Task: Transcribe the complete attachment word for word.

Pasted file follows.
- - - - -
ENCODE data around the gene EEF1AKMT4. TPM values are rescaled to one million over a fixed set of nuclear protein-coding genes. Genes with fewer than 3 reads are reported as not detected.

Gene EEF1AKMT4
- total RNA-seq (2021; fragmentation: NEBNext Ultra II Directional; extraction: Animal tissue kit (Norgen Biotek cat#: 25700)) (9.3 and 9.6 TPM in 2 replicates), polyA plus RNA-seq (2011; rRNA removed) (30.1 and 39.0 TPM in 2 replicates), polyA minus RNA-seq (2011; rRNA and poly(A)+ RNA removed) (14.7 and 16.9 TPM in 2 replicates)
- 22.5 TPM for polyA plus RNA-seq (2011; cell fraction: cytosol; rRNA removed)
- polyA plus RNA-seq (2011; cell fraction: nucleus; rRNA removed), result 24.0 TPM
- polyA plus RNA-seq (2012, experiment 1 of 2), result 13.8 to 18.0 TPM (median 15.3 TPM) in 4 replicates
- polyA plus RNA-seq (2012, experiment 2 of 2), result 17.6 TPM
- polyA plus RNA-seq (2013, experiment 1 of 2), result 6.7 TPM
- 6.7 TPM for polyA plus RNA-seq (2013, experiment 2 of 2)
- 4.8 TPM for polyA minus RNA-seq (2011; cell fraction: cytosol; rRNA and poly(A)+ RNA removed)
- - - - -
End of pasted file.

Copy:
ENCODE data around the gene EEF1AKMT4. TPM values are rescaled to one million over a fixed set of nuclear protein-coding genes. Genes with fewer than 3 reads are reported as not detected.

Gene EEF1AKMT4
- total RNA-seq (2021; fragmentation: NEBNext Ultra II Directional; extraction: Animal tissue kit (Norgen Biotek cat#: 25700)) (9.3 and 9.6 TPM in 2 replicates), polyA plus RNA-seq (2011; rRNA removed) (30.1 and 39.0 TPM in 2 replicates), polyA minus RNA-seq (2011; rRNA and poly(A)+ RNA removed) (14.7 and 16.9 TPM in 2 replicates)
- 22.5 TPM for polyA plus RNA-seq (2011; cell fraction: cytosol; rRNA removed)
- polyA plus RNA-seq (2011; cell fraction: nucleus; rRNA removed), result 24.0 TPM
- polyA plus RNA-seq (2012, experiment 1 of 2), result 13.8 to 18.0 TPM (median 15.3 TPM) in 4 replicates
- polyA plus RNA-seq (2012, experiment 2 of 2), result 17.6 TPM
- polyA plus RNA-seq (2013, experiment 1 of 2), result 6.7 TPM
- 6.7 TPM for polyA plus RNA-seq (2013, experiment 2 of 2)
- 4.8 TPM for polyA minus RNA-seq (2011; cell fraction: cytosol; rRNA and poly(A)+ RNA removed)